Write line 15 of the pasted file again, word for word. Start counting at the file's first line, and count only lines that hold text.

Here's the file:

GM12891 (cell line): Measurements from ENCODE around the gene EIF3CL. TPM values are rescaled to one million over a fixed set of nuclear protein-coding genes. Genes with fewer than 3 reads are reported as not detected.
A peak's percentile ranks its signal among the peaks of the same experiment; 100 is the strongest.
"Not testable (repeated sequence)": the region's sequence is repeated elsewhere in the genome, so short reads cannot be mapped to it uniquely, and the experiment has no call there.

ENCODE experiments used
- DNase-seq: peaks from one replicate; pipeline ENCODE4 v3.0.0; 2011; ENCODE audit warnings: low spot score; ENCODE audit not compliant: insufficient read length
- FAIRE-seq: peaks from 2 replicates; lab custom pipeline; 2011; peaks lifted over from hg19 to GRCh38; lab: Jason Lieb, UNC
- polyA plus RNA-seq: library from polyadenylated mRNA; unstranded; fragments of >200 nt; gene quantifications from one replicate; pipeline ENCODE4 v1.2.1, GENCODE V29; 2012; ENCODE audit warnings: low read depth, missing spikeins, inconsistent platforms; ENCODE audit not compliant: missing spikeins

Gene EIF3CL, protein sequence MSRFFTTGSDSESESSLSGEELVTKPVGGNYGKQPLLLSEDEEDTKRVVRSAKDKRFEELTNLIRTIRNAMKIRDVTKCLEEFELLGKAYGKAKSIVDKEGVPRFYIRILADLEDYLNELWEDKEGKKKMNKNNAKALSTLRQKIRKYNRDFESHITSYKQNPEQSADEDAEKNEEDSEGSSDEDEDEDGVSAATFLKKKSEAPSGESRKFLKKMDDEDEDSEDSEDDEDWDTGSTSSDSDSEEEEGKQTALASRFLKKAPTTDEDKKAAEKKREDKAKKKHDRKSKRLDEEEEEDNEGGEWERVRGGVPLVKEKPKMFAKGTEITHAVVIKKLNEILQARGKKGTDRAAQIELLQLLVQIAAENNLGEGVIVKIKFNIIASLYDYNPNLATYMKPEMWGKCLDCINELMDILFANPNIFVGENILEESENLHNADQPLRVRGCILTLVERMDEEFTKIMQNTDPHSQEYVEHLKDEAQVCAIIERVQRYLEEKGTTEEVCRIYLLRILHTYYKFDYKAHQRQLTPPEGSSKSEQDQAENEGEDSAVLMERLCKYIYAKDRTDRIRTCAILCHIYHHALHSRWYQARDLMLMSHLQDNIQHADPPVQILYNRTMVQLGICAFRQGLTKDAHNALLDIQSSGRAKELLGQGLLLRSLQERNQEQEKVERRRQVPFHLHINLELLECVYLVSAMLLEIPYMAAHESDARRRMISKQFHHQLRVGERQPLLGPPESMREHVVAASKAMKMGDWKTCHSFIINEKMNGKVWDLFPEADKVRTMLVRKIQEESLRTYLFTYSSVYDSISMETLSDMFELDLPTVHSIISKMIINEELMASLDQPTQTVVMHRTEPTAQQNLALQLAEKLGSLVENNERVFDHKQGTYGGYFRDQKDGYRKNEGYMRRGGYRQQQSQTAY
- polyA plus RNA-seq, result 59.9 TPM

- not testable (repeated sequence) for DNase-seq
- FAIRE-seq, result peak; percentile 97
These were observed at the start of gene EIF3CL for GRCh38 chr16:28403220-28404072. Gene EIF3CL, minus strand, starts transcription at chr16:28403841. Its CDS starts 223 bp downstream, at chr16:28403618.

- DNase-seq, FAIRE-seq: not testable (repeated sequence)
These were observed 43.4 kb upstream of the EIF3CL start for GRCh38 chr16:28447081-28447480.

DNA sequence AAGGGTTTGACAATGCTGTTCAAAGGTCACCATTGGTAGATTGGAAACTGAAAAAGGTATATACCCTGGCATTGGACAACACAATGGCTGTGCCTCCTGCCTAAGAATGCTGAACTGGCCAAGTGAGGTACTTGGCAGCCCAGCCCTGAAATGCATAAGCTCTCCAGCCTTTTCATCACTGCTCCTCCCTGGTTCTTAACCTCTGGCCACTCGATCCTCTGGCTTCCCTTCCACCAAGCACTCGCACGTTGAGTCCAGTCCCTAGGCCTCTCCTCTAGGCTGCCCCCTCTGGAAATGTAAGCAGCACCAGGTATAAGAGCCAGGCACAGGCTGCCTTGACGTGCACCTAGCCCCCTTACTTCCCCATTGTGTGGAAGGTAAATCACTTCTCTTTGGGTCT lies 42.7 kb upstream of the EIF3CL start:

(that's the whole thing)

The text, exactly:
DNA sequence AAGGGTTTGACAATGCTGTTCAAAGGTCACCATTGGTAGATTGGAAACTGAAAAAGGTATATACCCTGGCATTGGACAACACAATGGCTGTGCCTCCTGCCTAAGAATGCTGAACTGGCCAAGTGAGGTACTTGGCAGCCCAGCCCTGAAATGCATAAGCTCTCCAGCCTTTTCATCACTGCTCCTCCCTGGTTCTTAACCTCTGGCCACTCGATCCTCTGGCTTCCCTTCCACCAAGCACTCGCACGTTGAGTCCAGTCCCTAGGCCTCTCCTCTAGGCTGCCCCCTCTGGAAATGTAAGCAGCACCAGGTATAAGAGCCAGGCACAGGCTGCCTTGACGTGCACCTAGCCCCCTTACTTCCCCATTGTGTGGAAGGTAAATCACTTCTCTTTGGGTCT lies 42.7 kb upstream of the EIF3CL start: